Erik Larson on Bandcamp

 

Capra, Unholy Gallows

Capra Unholy Gallows

Taking influence from hardcore punk, post-hardcore and sludge, Lafayette, Louisiana’s Capra seem to fit in a Midwestern style of semi-metallic aggression that has flourished in the wake of the likes of The National Acrobat and Coliseum. The foursome’s Unholy Gallows single follows their also-two-song self-titled 2016 EP, and finds Tyler Harper (also of the recently-defunct The Midnight Ghost Train), Jeremy Randazzo, Ben Paramore and Lee Hooper aligned in their purposes of riff-led bludgeoning. Unholy Gallows is two songs/six minutes long – not by any means an afternoon commitment in terms of listening – but its furies are unveiled in far less time than that, and both “Red Guillotine” and “Hot Lips” waste no time in doling out their beatings. A sense of heft stems from tonal thickness, but they make it move to a propulsive degree, and aside from a quick feedback intro to “Red Guillotine,” there’s no letup; even as “Hot Lips” slows the pace some initially, it maintains geared toward foreshadowing the next fist to fly.

Capra on Thee Facebooks

Capra on Bandcamp

 

Universo Rojo, Impermanencia

Universo Rojo Impermanencia

Sprawl, sprawl, sprawl. Into space. Universo Rojo’s excellent four-track debut album, Impermanencia, makes you want to speak slowly enough to feel the words vibrate out of your mouth. The Chilean four-piece offer lengthy, jam-based excursions that echo out their feel across vast reaches of effects, progressive rhythm and melody-making unfurling all the while beneath an overarching swirl of effects, guitars and synth running atop the mix like competing currents of water. Opener “¿A Dónde Ir?” (8:13) gives way to the flute-laden krautrockism of “Visión Planetaria de los Tiempos” (8:40) as vocalist/guitarist/clarinetist Ferro Vargas-Larraguibel, drummer Naim Chamás, bassist Cristóbal Montenegro and synthesis Francisco Arellano conjure such molten possibilities. Though it’s just 34 minutes, Impermanencia is nonetheless expansive, with the 9:36 “Cinco (La Quinta Dimensión)” finding a place between drift and psych-jazz undulations while closer “Inmaterialización del Sentimiento Cósmico” (7:32) lets out a full-impulse burst of energy that’s blinding if you know just where to look. Not to be missed.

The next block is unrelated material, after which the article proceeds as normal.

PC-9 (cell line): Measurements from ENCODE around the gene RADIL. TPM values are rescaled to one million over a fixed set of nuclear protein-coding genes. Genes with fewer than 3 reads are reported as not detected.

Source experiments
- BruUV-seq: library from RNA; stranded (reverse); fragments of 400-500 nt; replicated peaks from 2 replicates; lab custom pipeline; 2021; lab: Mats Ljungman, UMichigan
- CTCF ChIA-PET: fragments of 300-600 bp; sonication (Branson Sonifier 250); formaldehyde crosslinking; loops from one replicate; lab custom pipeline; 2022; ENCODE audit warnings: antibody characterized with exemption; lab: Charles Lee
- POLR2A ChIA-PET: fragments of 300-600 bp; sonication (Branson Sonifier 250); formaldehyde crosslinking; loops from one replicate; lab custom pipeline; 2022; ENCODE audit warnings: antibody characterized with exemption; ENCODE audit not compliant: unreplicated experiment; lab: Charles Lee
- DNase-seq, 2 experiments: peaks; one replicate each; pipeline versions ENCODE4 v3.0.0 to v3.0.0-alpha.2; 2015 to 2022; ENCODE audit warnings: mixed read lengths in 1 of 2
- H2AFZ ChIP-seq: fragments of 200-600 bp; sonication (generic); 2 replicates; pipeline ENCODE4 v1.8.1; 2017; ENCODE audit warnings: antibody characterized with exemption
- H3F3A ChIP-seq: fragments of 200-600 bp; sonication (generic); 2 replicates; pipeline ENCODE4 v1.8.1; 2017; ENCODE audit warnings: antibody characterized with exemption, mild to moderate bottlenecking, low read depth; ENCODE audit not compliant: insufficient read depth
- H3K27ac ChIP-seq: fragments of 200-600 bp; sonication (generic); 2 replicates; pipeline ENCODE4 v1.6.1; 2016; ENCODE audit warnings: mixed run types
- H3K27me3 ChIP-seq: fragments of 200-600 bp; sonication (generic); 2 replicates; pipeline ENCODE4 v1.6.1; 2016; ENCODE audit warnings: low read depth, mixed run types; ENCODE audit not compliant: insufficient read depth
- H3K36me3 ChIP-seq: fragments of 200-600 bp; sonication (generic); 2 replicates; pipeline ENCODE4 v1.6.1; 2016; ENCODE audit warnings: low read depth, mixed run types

Universo Rojo on Thee Facebooks

Universo Rojo on Bandcamp

 

Sergeant Thunderhoof, Terra Solus

sergeant thunderhoof terra solus

Kudos to Bath, UK, four-piece Sergeant Thunderhoof on starting off their sophomore long-player, Terra Solus, with the album’s longest track in “Another Plane.” And likewise for the blend of psychedelia and burl that unfolds. In taking on the follow-up to their 2015 debut, Ride of the Hoof, they offer eight cuts and 51 minutes of spacious riffing charged with just an undercurrent of English boozer burl, Elephant Tree and Steak meeting head on for a raucous session of who knows what. “B Oscillation” taps nod and particularly satisfying fuzzy warmth in its lead section, while even a would-be bruiser like the subsequent “Diesel Breath” has a trip-out included. There is time for such things as every track but the penultimate and relatively minimalist soundscaper “Half a Man” tops six minutes, but Sergeant Thunderhoof make a much richer impression overall than their moniker might lead one to believe, and close out in particularly resonant fashion with “Om Shaantih,” emphasizing the breadth and post-rock elements that help make Terra Solus so engaging from the outset.

Sergeant Thunderhoof on Thee Facebooks

Sergeant Thunderhoof on Bandcamp

 

Fire Down Below, Hymn of the Cosmic Man

fire down below hymn of the cosmic man